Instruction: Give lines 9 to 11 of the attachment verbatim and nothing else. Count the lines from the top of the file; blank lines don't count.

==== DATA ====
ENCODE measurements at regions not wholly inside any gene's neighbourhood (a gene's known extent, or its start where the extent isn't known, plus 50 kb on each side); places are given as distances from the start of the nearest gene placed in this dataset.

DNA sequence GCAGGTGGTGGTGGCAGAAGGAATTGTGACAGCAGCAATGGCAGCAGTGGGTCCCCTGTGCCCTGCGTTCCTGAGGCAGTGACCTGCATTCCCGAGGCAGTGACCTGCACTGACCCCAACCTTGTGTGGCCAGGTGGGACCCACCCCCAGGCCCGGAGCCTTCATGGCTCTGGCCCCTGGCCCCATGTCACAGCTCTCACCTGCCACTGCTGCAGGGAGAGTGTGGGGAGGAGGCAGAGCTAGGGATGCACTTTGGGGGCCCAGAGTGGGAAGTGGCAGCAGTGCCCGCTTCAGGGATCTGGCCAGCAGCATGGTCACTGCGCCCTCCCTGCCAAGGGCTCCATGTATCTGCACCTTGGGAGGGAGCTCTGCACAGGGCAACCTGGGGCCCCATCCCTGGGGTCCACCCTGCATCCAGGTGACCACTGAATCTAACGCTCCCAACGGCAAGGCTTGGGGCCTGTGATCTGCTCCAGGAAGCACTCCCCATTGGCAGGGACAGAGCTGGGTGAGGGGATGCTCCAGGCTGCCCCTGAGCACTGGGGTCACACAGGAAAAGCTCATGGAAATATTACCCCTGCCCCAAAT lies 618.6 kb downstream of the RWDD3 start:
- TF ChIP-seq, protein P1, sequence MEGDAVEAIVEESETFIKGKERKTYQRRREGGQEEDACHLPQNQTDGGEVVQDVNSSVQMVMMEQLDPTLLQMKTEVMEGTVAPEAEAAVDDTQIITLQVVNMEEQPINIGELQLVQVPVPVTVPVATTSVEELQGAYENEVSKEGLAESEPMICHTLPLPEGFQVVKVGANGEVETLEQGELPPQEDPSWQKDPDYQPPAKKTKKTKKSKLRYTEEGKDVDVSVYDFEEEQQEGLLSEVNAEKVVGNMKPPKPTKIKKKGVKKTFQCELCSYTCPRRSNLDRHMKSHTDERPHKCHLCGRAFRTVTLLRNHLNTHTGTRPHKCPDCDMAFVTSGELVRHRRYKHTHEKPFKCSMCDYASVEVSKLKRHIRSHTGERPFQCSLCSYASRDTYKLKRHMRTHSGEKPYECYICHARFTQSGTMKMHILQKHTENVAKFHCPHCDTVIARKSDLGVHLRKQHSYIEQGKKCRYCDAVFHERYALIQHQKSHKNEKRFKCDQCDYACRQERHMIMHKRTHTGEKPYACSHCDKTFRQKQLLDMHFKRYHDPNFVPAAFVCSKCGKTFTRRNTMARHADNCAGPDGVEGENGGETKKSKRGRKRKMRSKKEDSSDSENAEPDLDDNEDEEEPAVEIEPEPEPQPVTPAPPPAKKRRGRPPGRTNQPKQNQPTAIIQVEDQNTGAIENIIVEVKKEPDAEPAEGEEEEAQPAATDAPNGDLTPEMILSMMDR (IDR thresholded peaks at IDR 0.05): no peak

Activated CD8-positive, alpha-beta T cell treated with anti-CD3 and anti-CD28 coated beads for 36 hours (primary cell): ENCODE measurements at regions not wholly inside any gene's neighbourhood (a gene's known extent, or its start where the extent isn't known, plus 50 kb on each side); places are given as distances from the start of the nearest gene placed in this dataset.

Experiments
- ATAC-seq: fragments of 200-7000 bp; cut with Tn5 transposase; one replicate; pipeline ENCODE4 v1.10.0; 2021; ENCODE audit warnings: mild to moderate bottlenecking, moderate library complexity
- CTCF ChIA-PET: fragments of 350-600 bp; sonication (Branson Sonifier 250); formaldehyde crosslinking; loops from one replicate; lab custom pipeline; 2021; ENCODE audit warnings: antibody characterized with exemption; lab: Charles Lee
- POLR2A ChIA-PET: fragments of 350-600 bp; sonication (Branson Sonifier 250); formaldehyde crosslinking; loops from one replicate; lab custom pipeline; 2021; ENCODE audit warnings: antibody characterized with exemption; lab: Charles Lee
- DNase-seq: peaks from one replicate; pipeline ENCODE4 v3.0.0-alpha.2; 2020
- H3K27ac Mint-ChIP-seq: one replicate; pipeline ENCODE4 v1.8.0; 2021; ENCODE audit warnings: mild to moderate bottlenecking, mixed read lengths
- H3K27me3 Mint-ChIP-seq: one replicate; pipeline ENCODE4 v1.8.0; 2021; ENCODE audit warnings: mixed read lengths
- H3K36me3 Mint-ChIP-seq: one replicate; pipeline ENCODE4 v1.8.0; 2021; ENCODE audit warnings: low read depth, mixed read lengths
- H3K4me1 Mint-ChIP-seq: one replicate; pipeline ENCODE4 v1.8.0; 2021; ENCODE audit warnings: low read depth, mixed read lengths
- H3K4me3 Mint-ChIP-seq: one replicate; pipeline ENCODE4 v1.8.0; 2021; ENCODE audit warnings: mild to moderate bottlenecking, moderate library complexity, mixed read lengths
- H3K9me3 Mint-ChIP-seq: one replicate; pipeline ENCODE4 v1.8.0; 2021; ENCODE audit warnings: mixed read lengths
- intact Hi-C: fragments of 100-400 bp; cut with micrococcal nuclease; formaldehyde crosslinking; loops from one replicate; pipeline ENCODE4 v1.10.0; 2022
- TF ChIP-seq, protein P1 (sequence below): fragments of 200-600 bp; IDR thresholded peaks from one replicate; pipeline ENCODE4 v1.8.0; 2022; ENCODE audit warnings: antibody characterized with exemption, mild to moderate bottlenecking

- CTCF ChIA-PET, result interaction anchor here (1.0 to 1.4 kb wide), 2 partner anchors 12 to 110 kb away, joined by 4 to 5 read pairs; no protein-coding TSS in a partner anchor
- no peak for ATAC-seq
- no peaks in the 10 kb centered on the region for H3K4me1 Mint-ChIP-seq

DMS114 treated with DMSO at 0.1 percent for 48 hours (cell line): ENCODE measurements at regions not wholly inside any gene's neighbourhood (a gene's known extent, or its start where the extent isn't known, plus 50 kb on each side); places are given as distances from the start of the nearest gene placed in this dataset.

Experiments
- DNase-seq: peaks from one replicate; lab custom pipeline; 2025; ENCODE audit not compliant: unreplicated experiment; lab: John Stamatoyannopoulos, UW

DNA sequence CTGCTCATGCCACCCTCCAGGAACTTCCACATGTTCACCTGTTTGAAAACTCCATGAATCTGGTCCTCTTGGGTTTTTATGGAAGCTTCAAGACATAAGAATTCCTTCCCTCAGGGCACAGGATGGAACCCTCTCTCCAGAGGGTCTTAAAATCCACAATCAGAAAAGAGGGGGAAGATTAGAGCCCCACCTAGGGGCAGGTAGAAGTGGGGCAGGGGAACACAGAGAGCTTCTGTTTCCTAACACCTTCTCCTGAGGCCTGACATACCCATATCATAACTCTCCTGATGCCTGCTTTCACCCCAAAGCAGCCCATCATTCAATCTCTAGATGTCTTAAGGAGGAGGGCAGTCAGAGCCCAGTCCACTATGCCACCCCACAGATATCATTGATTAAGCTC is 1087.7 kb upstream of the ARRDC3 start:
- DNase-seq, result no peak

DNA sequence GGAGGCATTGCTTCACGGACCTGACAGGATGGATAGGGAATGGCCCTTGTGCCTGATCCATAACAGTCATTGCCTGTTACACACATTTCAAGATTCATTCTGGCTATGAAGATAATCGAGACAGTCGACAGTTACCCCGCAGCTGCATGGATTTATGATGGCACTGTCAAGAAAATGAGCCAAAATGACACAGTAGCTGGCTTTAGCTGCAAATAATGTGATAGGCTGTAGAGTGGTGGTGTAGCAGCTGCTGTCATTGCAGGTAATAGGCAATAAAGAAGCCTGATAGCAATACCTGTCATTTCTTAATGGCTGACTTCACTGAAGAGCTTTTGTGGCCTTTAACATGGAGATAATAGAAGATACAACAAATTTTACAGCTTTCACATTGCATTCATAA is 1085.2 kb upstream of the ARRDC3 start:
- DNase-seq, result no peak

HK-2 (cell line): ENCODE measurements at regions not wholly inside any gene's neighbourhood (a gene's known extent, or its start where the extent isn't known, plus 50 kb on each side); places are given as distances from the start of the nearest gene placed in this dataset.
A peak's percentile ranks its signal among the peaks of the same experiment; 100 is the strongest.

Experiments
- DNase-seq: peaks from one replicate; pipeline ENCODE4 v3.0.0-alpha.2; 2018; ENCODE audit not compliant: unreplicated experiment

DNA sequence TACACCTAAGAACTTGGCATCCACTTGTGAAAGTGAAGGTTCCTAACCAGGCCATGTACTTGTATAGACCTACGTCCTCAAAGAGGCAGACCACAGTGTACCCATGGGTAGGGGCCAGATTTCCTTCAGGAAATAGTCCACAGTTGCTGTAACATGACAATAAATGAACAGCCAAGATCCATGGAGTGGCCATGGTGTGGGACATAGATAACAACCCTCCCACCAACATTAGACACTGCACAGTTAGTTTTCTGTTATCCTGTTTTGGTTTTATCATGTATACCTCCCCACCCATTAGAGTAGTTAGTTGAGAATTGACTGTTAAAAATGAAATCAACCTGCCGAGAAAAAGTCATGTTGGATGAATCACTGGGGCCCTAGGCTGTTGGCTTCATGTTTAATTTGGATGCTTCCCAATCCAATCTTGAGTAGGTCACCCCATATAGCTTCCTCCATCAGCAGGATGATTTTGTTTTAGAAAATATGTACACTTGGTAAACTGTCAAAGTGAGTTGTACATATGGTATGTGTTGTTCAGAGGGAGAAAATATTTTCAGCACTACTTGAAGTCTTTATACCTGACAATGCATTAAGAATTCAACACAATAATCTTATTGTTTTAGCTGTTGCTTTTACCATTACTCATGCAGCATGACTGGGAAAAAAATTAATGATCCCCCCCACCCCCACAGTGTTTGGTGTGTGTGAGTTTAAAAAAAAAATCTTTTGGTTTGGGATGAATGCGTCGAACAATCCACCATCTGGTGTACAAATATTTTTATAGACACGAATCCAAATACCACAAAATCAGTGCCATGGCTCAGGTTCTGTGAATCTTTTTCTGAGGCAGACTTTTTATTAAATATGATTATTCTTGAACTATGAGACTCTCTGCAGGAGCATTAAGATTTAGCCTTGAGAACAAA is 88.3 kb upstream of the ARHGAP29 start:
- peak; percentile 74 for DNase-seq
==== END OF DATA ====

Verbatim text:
- DNase-seq: peaks from one replicate; pipeline ENCODE4 v3.0.0-alpha.2; 2020
- H3K27ac Mint-ChIP-seq: one replicate; pipeline ENCODE4 v1.8.0; 2021; ENCODE audit warnings: mild to moderate bottlenecking, mixed read lengths
- H3K27me3 Mint-ChIP-seq: one replicate; pipeline ENCODE4 v1.8.0; 2021; ENCODE audit warnings: mixed read lengths